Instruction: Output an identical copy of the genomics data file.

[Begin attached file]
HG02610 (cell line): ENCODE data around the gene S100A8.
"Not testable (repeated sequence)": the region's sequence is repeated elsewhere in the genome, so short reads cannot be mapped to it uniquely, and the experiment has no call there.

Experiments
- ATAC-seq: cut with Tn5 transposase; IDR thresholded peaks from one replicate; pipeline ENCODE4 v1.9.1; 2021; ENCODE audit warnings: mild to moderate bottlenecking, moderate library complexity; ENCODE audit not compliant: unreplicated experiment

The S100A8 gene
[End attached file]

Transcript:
HG02610 (cell line): ENCODE data around the gene S100A8.
"Not testable (repeated sequence)": the region's sequence is repeated elsewhere in the genome, so short reads cannot be mapped to it uniquely, and the experiment has no call there.

Experiments
- ATAC-seq: cut with Tn5 transposase; IDR thresholded peaks from one replicate; pipeline ENCODE4 v1.9.1; 2021; ENCODE audit warnings: mild to moderate bottlenecking, moderate library complexity; ENCODE audit not compliant: unreplicated experiment

The S100A8 gene